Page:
The emphasis on research surrounding STEM education has strong support at the National Science Foundation. Indeed, many of the studies -- on which the report draws -- emerged from the work the Foundation has supported.

Let me again note, we support the research. We do not ourselves carry out that research, which is why we are so indebted to the incredible knowledge and willingness of this excellent community that all of you represent. You are the ones who develop the kind of knowledge on which we can build.

Not only is there accord between NSF and the report on the criticality of research, but also, there is a convergence on the likely ingredients of success. Those ingredients include: Effective instruction and well-prepared teachers. Both the report and the National Science Foundation agree that success and excellence will require effective instruction.

You have heard about some of the contours of effective instruction from Dr. Wieman. Let me say a little bit more about what the report and the Foundation mean by effective instruction.

Often, such instruction is captured through what we could call "authentic experiences" -- experiences that provide students opportunities to understand how scientific investigations actually take place. It is essential that if students are going to develop that understanding, teachers must also have these experiences. This need for authentic understanding, which goes beyond familiarization with facts and processes, justifies the attention that the National Science Foundation pays to both students and teachers. In other words, you cannot advance one category without attending to the other.

We like to think that the National Science Foundation is especially well-suited to promoting authentic experiences. For example, within our sphere, we don't focus only on education but also on the several domains of science and engineering. This authentic experiences approach offers the possibility for incorporating path-breaking research and developments in science and engineering into STEM education. This model ensures that the knowledge that students and teachers are receiving is at the cutting edge.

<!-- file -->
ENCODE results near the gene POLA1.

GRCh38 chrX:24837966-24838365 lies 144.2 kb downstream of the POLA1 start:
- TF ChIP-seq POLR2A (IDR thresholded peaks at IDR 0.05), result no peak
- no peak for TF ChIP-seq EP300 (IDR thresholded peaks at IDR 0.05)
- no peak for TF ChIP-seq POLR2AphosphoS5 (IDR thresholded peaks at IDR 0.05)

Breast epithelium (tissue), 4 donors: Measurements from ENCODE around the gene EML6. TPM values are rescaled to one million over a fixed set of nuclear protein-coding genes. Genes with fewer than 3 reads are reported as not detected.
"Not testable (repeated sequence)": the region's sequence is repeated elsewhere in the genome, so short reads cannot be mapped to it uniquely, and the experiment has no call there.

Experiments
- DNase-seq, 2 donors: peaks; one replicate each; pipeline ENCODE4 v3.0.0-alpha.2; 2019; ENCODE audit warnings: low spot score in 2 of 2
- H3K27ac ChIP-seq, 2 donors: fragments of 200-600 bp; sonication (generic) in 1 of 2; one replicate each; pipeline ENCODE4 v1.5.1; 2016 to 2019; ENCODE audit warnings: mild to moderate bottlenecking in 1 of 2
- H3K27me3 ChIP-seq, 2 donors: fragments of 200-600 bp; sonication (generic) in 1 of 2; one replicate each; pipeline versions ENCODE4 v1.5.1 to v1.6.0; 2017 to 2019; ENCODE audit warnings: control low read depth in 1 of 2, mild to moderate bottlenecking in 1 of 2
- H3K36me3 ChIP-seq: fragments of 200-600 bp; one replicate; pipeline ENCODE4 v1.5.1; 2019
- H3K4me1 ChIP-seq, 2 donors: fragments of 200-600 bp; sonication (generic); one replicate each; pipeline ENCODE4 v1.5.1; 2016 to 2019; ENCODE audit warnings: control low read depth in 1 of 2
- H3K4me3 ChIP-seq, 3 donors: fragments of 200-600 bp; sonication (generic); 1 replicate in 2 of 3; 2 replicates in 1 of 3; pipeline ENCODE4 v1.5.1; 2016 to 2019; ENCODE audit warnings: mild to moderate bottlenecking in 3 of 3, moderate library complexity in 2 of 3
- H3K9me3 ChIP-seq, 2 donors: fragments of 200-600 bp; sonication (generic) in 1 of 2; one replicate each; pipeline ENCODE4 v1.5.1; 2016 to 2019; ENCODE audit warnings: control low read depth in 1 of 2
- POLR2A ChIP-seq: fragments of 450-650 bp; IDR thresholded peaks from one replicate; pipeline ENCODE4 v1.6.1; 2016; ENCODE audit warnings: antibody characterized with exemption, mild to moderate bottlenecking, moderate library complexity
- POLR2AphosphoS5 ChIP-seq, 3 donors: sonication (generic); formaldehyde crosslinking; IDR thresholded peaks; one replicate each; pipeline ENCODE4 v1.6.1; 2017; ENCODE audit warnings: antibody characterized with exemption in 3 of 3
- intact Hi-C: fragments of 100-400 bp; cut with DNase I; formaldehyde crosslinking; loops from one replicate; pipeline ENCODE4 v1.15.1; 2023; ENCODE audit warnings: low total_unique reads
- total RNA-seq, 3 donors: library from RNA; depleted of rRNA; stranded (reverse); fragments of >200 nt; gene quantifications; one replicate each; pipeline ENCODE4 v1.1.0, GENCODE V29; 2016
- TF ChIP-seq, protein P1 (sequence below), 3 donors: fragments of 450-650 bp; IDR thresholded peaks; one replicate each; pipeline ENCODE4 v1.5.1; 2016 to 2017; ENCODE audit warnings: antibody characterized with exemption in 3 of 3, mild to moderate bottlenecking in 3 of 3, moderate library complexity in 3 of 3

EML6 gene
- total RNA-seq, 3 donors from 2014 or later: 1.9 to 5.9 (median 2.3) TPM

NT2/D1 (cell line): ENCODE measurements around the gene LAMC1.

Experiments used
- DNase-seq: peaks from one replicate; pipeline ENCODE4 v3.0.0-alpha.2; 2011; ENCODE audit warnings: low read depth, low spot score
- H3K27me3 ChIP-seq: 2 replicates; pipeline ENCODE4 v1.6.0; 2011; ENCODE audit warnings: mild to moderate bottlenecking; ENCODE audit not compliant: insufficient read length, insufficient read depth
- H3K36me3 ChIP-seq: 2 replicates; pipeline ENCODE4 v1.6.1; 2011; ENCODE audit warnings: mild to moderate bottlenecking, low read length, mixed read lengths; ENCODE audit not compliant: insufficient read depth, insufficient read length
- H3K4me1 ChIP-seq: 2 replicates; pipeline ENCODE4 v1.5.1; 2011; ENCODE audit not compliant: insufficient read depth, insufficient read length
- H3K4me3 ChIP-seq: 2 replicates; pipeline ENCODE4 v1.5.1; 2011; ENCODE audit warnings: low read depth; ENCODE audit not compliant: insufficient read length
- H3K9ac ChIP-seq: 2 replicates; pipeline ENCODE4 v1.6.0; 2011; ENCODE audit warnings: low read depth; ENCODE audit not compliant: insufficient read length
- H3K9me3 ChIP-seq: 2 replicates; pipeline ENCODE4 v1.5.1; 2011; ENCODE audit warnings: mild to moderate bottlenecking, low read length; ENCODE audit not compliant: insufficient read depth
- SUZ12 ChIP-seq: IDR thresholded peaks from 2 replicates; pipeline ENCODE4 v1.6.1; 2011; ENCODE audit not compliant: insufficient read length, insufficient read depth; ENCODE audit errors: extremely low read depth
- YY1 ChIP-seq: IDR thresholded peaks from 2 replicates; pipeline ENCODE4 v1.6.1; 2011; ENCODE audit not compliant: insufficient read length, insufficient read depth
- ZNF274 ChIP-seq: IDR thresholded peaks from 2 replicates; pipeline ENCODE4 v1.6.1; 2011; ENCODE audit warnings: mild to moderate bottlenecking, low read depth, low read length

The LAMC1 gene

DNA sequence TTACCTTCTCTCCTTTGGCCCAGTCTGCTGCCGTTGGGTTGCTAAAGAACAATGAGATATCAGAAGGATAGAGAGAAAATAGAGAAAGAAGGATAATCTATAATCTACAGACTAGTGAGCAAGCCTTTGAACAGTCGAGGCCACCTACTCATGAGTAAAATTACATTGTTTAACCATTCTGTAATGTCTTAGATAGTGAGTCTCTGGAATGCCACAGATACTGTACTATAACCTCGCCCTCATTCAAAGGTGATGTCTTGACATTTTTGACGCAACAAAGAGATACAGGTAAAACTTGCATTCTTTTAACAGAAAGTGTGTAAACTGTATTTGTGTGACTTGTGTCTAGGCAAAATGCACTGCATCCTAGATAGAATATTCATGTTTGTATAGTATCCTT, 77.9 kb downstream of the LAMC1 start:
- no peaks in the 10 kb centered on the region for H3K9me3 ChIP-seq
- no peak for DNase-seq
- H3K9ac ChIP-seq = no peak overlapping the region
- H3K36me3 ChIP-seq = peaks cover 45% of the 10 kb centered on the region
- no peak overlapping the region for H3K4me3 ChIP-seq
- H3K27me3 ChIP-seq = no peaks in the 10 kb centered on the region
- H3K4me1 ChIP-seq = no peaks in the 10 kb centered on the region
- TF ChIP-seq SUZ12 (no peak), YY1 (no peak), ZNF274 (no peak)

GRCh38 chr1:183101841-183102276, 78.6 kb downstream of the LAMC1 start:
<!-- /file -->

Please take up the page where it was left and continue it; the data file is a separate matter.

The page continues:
Therefore, we are very pleased that the report recognizes these kinds of developments. However, this report does not leave the programs and outcomes of NSF unscathed. For the report indicates, time and time again, just how thin is the research literature on the elements of successful schools.

Yes, we have research. But we have far too little research for us to know how we can scale up, expand, and extend experiences. Clearly, the STEM education research agenda, a hallmark of the National Science Foundation, is an incomplete agenda at this point.

The report also challenges NSF, as it challenges the nation at large, to attend to the persistent gaps in achievement -- gaps among students of different racial, ethnic, and socioeconomic backgrounds. In the words of a different document from the National Academies, the aim must be success for all. But, we as a nation have not yet met that ideal. It is imperative for the National Science Foundation to join with others across the nation to do so.

Similarly, the report encourages an emphasis on collaboration. This document reminds us just how important collaboration is -- across fields, across institutions, across agencies. We are not the only agency represented here at the meeting today, nor are we the only level [federal] of government represented. More representation across agencies would help achieve our goals.

As we, at NSF, continue to peruse the report and discuss it with our various constituencies, we will be particularly attentive to the connections we must forge in order to expand successes in STEM education.

Let me close by thanking the committee for improving NSF's preparation for the challenges associated with success and for inspiring us to continue on the paths to success.

To all assembled here, please regard the National Science Foundation as your partner but not as the sole force. We are a partner for dampening those forces that are pushing STEM education ever closer to a category-5 designation. We can influence these factors.

Thank you so much.